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By SANDRA THOMPSON
© St. Petersburg Times, published April 7, 2001
It's not every week that Tampa gets two major stories in the national media, but last week it happened, wowee. On Monday the Wall Street Journal ran a front-page story about a Tampa family that's lost tons of money in the stock market. (For this they had to come to Tampa?) On Wednesday, the New York Times ran an article on Bern's on the front of its Dining section by wine writer Frank J. Prial, with a big photo of sommelier Ken Collura.
Bern's, however, got located "just up the street from Tampa Bay." That's like saying the original Palm, a revered old steak place, is "just up the street from the Hudson River."
That bay you mentioned, Frank, is the Hillsborough Bay.
And that Tampa family, who lost over a million dollars -- more than half of their portfolio's previous value? They were placed on "a canal near the Gulf of Mexico." Actually, they live in Sweetwater, near Rocky Point.
No, Tampa is not on the Gulf of Mexico. We have no beaches.
The problem with the national media is that most of it runs out of New York, and New Yorkers are the most geographically provincial of people. East Siders don't even go to the West Side, and no New Yorker will travel -- unless it's for money -- anywhere in the United States. When you talk Paris or Rome, of course, they know the street map by heart.
So it wasn't very surprising when during the election the New York Times placed St. Petersburg in Broward County.
The problem with Tampa is, no one knows where it is.
And it's our own fault.
We've been pushing a place that doesn't exist: Tampa Bay. As in the Tampa Bay Bucs, Tampa Bay Devil Rays, Tampa Bay Performing Arts Center. And so on. We did this for marketing reasons, I guess, so it would appear that these teams, these places, actually serve more than the city they're in. As if Tampa was not a distinctive enough place to claim the Bucs, or St. Petersburg the Devil Rays.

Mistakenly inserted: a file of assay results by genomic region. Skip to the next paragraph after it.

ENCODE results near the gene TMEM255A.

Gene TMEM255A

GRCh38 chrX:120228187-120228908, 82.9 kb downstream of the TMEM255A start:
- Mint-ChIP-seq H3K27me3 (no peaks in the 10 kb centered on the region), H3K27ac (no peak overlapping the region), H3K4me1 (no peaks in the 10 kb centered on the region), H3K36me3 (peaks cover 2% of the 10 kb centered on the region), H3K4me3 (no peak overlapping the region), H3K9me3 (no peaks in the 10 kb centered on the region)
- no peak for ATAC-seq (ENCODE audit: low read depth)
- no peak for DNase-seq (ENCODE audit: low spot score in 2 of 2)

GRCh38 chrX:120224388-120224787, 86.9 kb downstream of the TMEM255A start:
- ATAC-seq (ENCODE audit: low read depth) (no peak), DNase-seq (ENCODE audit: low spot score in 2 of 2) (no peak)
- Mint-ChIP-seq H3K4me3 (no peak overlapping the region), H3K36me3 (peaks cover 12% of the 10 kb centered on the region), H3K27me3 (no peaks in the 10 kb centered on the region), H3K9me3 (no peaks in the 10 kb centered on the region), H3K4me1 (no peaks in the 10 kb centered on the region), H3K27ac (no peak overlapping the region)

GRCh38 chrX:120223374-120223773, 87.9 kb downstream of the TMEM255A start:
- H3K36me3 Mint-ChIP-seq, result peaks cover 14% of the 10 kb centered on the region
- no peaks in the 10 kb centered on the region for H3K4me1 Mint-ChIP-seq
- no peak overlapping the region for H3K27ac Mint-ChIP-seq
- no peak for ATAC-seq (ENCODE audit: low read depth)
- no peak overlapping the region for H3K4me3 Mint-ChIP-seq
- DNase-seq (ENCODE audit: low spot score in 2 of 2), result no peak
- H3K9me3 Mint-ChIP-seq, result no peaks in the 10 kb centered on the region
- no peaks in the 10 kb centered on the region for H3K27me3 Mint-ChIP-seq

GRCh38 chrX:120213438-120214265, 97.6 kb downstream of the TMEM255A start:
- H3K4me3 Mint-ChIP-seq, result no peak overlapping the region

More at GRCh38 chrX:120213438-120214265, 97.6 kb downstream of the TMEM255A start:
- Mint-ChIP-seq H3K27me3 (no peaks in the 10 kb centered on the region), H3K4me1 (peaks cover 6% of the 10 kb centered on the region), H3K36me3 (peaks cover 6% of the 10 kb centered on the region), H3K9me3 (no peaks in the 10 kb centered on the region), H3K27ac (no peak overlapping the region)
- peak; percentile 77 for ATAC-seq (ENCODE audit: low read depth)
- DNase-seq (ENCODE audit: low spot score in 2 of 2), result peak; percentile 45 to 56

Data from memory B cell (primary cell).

I was ordering something by phone from Beren's, a shoe store in San Francisco, and when I gave my address as Tampa, Fla., the catalog guy said, "Isn't it called Tampa Bay?"
No. It's Tampa.
So, to those who know us only from the media, we're all lumped together -- North Tampa, the gulf beaches, Ballast Point, Temple Terrace, Palm Harbor -- as if we're the same thing.
My husband and I were at Green Springs, a funky restaurant in Safety Harbor, next to a table of New York women (Long Island, South Shore) taking time out from the spa food even though it was their first night there. Where should they go for dinner and dancing Saturday night, they wanted to know: Clearwater or Tampa? Of course they had no car.
We laughed at the idea of them showing up in two taxis in downtown Clearwater for a fun time and suggested a limo to Ybor City.
The Tampa Hillsborough Convention and Visitors Association has become the Tampa Bay Convention and Visitors Bureau, which would seem to be a good thing, in theory. I mean, before, its Web site's recommended beaches were Picnic Island, Ben T. Davis and E.G. Simmons Park. (I don't even know where that one is.) I'd say Ben T. Davis would have been a big surprise to visitors expecting the miles of white sand gulf beaches they'd seen on postcards. Unless, of course, they like boiled peanuts.
But it's a bad thing in naming, as it continues to promote a non-place.
Plus the current site gears us up for some things in Sarasota, even Daytona Beach, which are not in Tampa Bay.
Or are they?
- Sandra Thompson is a writer living in Tampa. She can be reached at firstname.lastname@example.org. City Life appears on Saturday.
Tampa Bay area, meet your neighbors in South Tampa Bay (March 11, 2001)